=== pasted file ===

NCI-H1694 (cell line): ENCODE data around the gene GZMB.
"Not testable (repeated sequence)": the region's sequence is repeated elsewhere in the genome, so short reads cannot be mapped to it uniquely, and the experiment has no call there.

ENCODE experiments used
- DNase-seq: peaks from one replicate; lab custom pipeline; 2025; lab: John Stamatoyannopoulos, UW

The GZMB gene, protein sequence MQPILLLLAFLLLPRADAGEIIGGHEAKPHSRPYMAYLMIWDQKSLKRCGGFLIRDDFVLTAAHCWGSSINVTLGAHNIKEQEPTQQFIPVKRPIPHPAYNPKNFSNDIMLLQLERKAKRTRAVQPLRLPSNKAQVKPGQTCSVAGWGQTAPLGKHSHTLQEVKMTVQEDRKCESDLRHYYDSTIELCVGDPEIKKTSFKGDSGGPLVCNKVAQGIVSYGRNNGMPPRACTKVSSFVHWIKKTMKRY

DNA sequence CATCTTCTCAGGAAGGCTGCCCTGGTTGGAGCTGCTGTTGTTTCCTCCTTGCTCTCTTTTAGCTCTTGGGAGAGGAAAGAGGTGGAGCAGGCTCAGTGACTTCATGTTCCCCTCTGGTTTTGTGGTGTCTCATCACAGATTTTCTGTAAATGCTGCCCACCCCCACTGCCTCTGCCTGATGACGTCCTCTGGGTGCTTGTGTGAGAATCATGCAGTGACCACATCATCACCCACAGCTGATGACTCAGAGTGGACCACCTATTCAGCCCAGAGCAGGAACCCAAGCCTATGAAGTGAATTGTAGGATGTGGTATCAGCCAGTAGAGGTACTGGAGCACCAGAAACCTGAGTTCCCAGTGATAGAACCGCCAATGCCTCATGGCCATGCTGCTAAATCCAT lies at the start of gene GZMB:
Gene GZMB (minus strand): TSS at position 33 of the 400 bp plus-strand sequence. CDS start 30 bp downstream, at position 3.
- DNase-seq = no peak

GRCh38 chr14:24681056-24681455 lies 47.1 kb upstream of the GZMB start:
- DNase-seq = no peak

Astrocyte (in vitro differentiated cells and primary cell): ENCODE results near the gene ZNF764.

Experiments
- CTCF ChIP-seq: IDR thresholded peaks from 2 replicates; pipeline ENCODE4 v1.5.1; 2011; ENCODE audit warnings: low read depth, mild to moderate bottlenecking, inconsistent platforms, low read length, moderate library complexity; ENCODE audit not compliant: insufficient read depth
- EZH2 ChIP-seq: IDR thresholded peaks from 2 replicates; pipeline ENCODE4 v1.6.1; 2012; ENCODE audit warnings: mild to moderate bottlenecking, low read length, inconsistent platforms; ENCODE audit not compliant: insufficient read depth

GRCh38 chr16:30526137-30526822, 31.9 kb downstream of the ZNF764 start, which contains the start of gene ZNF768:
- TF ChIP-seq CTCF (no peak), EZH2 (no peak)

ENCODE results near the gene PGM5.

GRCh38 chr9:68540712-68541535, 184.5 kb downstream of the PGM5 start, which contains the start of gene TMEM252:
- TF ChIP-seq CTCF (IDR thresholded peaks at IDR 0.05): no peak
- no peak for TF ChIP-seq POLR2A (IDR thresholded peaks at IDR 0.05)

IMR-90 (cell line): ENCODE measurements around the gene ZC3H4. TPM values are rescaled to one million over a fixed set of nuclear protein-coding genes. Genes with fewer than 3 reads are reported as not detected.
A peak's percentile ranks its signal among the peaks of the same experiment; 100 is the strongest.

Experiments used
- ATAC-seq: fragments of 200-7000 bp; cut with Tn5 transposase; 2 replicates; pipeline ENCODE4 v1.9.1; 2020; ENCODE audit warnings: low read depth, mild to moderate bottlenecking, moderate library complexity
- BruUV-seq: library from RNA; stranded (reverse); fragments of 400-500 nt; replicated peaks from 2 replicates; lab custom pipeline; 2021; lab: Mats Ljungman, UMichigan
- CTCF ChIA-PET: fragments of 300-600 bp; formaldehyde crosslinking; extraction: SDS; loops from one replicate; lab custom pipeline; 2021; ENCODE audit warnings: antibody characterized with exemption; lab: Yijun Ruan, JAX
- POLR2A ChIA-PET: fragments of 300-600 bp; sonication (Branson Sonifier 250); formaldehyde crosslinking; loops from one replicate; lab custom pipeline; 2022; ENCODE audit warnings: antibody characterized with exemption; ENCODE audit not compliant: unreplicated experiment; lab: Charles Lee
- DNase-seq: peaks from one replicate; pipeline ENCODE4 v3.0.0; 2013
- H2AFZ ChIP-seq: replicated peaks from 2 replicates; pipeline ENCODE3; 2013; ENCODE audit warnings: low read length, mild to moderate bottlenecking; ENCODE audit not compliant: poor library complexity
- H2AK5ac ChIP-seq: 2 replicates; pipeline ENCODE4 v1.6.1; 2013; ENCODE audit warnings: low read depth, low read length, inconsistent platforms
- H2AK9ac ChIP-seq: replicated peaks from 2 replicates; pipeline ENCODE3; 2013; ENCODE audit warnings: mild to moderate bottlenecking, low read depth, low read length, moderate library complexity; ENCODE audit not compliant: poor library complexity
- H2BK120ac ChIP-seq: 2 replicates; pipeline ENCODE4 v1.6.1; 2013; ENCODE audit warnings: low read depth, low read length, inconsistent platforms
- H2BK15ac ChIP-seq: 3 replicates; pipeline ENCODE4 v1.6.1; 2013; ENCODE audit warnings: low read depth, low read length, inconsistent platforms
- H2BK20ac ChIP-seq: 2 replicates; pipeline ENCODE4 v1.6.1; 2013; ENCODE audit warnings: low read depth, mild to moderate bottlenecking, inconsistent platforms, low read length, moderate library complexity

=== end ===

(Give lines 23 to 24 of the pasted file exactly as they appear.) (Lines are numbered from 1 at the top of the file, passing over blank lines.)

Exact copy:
Experiments used
- ATAC-seq: fragments of 200-7000 bp; cut with Tn5 transposase; 2 replicates; pipeline ENCODE4 v1.9.1; 2020; ENCODE audit warnings: low read depth, mild to moderate bottlenecking, moderate library complexity